Real Training for Really Great Results
What is positive reinforcement training? Whether teaching your child, co-worker or your puppy, positive reinforcement training means that you reward what you want, and withhold a reward or ignore what you donít want. If your child does the dishes without you asking, you reward that with a special movie. Thatís positive reinforcement. If your normally lax spouse caps the toothpaste and puts it away in the cabinet, you praise him or her. Thatís positive reinforcement. If your jumping puppy sits when you come into the room, you praise and toss the ball for her. Thatís positive reinforcement.
Positive reinforcement training is based on motivation and reward, rather than coercion and force. A knowledgeable positive reinforcement trainer knows how to get a puppy (or any other animal) to offer a behavior rather than needing to force a behavior.
Positive reinforcement training creates an environment of trust and collaboration with your puppy who then becomes a willing and enthusiastic member in the learning process.
Positive reinforcement is one of the most powerful learning tools available to teach your puppy the behaviors you want.
Positive reinforcement training gives you the know-how to work with your puppyís natural instincts using a range of productive techniques while stressing your role of leadership, yet never putting you or your puppy in any physical harm or tension.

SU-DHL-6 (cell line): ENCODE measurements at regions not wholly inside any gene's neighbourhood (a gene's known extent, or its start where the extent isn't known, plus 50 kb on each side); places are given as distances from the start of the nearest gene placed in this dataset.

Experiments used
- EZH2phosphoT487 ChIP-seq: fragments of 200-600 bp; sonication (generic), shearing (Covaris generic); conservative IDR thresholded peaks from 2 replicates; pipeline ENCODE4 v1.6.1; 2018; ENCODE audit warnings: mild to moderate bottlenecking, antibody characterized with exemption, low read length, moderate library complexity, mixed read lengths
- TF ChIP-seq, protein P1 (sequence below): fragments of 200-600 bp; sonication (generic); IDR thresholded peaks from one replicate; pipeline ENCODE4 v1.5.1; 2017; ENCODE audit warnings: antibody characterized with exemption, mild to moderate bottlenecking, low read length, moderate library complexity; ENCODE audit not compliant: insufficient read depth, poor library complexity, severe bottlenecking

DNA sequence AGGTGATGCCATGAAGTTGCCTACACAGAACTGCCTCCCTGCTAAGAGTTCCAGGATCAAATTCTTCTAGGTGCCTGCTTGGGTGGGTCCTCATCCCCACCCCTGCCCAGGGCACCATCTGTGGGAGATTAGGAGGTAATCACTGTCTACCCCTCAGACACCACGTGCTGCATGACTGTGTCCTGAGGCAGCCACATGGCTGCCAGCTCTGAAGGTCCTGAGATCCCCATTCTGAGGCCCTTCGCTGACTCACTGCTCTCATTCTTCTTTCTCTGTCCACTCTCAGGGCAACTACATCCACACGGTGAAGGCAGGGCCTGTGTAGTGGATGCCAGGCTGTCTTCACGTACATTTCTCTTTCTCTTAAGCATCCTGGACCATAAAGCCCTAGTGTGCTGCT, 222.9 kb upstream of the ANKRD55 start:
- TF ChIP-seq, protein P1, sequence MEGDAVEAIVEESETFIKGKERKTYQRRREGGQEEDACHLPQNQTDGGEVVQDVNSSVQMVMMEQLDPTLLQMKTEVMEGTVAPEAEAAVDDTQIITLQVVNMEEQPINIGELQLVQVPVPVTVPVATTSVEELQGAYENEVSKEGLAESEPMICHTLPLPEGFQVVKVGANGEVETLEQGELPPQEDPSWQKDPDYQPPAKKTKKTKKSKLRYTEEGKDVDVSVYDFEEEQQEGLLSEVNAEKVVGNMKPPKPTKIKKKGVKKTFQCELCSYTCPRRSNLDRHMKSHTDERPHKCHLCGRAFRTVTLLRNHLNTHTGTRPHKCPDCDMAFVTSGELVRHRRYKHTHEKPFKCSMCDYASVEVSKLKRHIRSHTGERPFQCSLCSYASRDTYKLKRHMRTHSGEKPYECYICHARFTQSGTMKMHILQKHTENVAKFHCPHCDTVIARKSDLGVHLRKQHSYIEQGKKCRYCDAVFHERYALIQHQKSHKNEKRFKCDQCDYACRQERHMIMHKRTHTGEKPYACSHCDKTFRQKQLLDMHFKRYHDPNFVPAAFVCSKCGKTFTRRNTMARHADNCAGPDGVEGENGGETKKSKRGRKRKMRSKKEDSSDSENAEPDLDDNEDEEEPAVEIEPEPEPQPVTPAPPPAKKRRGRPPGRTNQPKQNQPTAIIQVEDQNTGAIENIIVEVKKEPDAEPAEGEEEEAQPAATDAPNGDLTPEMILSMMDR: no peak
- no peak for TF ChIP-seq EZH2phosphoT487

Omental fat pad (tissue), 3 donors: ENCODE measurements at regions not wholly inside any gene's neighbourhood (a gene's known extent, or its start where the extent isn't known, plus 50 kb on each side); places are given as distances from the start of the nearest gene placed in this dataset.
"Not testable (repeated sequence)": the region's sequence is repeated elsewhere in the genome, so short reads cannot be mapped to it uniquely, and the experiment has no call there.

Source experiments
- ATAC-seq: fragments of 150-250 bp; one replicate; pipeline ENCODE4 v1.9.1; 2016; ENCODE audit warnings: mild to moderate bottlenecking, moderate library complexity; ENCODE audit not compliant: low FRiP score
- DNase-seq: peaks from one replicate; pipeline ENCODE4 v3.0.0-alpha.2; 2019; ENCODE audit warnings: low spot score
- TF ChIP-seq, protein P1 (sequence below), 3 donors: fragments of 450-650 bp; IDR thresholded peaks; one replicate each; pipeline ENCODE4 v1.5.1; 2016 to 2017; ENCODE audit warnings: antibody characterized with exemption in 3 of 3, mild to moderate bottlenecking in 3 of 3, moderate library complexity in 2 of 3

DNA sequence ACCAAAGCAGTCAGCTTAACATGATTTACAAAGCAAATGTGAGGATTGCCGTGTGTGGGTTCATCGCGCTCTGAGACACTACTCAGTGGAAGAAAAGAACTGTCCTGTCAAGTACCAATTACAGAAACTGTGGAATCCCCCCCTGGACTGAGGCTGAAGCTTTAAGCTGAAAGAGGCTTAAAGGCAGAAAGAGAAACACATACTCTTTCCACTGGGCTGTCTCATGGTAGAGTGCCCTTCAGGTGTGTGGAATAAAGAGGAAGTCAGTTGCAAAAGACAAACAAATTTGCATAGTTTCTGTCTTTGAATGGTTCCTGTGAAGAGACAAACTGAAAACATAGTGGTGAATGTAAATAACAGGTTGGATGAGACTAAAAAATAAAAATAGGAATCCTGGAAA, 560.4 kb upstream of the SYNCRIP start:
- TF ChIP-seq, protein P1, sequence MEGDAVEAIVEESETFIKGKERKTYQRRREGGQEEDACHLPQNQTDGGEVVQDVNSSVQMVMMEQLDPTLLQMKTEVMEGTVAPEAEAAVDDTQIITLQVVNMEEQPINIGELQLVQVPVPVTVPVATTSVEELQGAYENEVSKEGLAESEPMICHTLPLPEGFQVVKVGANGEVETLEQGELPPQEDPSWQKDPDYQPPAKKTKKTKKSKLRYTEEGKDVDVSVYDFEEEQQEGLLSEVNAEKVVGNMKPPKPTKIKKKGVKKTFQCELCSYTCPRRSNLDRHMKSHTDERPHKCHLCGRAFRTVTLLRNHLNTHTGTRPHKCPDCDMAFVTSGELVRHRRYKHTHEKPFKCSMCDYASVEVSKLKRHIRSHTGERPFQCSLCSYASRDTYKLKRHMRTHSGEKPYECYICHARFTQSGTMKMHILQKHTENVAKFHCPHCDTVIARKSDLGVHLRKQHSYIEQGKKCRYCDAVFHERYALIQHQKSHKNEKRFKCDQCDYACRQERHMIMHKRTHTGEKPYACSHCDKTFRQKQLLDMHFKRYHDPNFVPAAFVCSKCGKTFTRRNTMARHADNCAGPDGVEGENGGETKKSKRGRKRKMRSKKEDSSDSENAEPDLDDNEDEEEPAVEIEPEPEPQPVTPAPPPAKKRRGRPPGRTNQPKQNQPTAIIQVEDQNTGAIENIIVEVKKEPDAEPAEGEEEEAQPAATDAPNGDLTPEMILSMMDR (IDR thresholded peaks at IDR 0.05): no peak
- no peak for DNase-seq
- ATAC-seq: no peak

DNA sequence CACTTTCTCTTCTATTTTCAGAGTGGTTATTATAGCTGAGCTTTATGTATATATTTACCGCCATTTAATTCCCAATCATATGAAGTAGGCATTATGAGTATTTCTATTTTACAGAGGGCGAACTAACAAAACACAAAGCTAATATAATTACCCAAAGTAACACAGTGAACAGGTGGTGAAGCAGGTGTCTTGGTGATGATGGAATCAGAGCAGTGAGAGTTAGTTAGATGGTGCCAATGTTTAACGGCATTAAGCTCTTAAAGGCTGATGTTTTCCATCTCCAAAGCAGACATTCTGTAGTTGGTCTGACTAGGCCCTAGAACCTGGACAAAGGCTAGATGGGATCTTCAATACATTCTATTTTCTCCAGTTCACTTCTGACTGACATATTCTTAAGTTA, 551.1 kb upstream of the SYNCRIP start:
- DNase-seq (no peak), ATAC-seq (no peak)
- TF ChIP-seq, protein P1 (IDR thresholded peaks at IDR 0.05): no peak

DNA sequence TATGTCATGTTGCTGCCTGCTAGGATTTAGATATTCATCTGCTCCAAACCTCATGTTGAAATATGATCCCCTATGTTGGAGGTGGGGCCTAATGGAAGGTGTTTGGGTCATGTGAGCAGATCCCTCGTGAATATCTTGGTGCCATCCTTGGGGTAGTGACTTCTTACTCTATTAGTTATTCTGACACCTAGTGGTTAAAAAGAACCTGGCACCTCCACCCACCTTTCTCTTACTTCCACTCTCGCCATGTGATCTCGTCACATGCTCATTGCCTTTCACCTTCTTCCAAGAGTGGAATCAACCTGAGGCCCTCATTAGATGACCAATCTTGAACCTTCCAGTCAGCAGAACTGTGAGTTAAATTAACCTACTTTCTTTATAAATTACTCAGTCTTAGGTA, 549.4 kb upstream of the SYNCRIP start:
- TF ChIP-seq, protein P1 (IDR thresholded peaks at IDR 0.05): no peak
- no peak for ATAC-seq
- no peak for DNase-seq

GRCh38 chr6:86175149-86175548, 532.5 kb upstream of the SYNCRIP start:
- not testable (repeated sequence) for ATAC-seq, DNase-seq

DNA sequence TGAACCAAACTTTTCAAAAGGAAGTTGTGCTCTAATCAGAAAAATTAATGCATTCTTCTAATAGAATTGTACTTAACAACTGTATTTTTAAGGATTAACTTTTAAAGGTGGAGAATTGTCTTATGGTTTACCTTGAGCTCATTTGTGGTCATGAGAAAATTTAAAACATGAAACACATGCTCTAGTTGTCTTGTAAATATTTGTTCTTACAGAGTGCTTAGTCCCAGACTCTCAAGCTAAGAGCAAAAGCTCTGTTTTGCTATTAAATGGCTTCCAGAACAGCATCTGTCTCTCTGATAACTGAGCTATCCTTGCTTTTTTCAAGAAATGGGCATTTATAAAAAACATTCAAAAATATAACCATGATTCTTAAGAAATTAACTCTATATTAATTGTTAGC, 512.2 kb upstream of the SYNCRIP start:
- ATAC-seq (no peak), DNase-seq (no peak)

Training your puppy should be fun! Teaching and learning should not be confrontational, and there is never any reason for your household to be a battle zone with your puppy. Positive reinforcement trainers donít use choke chains, prong collars, shock collars, water sprayers, rolled-up papers, strangleholds, muzzle holds, alpha rolls, hanging, scruff shakes, dunking, pinching, lip pulls, leash pops, bags of chains, yelling, hissing, growling flicking or hitting. With what animal behaviorists know today about the science of why and how our dogs learn, these tools of intimidation are simply unnecessary. The common thread in all of these tools and techniques, though, is that they use fear, force or intimidation to teach your puppy that there is no choice but to comply. Your puppy then reacts to the fear of the technique, rather than learning the correct behavior. To avoid the consequence, your puppy simply shuts down and does nothing at all. Your puppy suppresses all behavior, and people interpret that lack of behavior as good behavior. Suppressing behavior doesnít mean your puppy has learned wanted behavior; it means only that she is not performing any behavior! Scientific studies have shown that using force-based teaching methods results in your puppy (and humans, too) doing only as much as needed in order to avoid the consequences. The side effects of force-based techniques can result in increased anxiety, avoidance, escape, aggression, and general fear of things associated with the consequences such as the person issuing the consequence, sounds and/or sights during the consequence, the area of the consequence.
Side Effects of Force
On the other hand, the side effects of positive reinforcement training is a puppy who trusts you, wants to learn from you, be near you, do what you ask and work harder for you! Teaching and learning should be a pleasant and rewarding experience for both you and your puppy, and positive reinforcement training is the conduit to enjoyable bonding and interaction, with successfully learned life skills!
Side Effects of Positive Reinforcement
Works harder for you